Terminal 5, April 1.

8. See The Tempest Songbook
Singing and dancing up a storm.
On an intimate scale, Gotham Chamber Opera manages to imaginatively fuse music with evocative visual storytelling. This evening takes an inventive premise — pairing Purcell’s incidental music for The Tempest with Kaija Saariaho’s Tempest-inspired score from 2004 — and then creates a world Prospero might approve of, amplified by video projections and Martha Graham dancers.
Metropolitan Museum of Art, March 27 through 29.

9. See Paul Taylor’s American Modern Dance
And get a history lesson, too.
Still working hard at 84, Taylor recently reconfigured his company’s mission to present not only his works but those of other modern-dance giants, too. This season is a first look at Taylor 2.0, with works by Shen Wei, Doris Humphrey, and others alongside Taylor classics and ­premieres. Rebecca Milzoff
David H. Koch Theater, through March 29.

10. Watch Comedy Central’s Roast of Justin Bieber
Easy target.
These celebrity roasts can be pretty unimaginative, so I’m usually loath to recommend them. But this time, the host is Kevin Hart and the guest of honor is a target of opportunity —­ especially when the roasters include Hannibal Buress, Ludacris, Snoop Dogg, Shaquille O’Neal, and, of all people, Martha Stewart. —M.Z.S.
Comedy Central, March 30 at 10 p.m.

11. See Money Lab
It makes the world go round.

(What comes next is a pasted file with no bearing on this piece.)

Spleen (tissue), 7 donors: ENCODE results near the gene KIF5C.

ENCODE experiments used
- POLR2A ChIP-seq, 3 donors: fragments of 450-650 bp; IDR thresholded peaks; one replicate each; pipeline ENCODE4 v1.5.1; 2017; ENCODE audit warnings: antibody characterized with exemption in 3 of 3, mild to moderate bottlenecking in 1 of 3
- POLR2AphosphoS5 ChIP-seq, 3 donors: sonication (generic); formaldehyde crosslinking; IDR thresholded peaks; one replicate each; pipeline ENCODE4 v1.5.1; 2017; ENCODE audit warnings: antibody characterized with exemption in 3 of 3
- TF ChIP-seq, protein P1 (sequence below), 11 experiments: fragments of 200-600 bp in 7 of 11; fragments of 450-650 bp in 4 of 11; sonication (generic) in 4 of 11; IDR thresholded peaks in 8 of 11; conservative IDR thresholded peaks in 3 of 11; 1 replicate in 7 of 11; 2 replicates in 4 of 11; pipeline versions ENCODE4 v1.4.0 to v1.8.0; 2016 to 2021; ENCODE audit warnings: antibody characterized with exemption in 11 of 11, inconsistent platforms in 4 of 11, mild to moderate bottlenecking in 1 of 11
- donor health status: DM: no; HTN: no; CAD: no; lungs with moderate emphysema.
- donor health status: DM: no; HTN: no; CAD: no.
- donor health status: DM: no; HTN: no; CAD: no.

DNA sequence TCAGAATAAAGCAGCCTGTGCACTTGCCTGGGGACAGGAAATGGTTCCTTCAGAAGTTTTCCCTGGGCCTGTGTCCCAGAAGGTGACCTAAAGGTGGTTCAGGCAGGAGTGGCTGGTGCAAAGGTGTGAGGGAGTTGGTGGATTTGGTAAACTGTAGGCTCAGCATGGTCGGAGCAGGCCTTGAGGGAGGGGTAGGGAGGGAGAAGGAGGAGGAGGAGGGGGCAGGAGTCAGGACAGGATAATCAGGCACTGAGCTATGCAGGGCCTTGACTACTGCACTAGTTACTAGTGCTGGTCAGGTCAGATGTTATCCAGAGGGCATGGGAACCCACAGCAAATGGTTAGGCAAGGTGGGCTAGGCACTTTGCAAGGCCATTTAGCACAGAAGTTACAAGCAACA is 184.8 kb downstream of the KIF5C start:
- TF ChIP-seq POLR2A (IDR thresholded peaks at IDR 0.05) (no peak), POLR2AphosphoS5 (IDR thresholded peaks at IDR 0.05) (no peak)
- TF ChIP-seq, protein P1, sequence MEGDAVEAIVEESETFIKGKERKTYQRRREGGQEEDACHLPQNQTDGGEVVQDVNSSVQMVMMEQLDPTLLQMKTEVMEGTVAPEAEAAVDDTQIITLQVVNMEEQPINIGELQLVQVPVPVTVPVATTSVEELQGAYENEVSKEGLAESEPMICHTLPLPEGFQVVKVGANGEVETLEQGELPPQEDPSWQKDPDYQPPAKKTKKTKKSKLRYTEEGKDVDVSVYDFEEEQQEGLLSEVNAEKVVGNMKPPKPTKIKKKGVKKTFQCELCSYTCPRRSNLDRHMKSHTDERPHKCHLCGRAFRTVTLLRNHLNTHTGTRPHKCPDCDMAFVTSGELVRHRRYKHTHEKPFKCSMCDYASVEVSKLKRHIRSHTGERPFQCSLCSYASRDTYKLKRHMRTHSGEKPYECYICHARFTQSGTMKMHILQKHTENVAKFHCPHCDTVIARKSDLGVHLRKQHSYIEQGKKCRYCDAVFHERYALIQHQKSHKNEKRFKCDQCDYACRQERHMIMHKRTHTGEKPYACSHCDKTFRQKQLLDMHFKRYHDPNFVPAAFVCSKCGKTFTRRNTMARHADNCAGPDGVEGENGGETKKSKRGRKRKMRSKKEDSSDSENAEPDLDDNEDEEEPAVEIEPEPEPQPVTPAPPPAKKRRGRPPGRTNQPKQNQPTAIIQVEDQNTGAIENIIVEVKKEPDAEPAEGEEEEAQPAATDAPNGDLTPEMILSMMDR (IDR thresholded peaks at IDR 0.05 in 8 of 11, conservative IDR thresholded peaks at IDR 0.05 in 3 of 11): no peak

Untitled Theater Company No. 61 presents a rotating cabaret of monologues, skits, talks, and even a mini-opera on everyone’s favorite subject. Catch I’m Bullish, a tap dance about stock-­market theory; Ultimate Stimulus, a satirical talk about concubinage as viable solution to inequality; and The Wizard of Ounces, a puppet show about the gold standard. —J.G.
HERE Arts Center, through April 11.

Classical Music
12. Hear Leila Josefowicz
Storytelling with strings.
Composer John Adams’s latest work, the Scheherazade.2 “dramatic symphony” for violin and orchestra, is an ambitious response to Rimsky-Korsakov’s Über-rhapsodic (and Über-famous) score. If anyone can stand up to that warhorse, it’s Josefowicz, a fierce violinist and champion of new music.
Avery Fisher Hall, March 26 through 28.

13. See Cry, Trojans!
From the Wooster Group.
The Trojan War as seen from the losing side is just part of the idea behind Cry, Trojans!, which mashes up Troilus and Cressida, American mythology, and the Wooster Group’s usual irreverent inventiveness. —J.G.
St. Ann’s Warehouse, starting April 4.

14. See ‘Under Construction’
Viewpoints worth viewing.
A traveling group exhibition from Amsterdam unites common themes in the work of ten U.S. and Canadian photographers who collage and compose vibrant, dense, experimental images.
Pioneer Works, through April 26.

15. See Arca
The man behind the music.
Venezuelan producer Arca has collaborated with such sonic innovators as Kanye West and Björk, but this time he’s on his own, with a uniquely slurry, shape-shifty take on electronic music. —L.Z.
Bowery Ballroom, April 8.

16. Read Agorafabulous! Dispatches From My Bedroom
Inside story.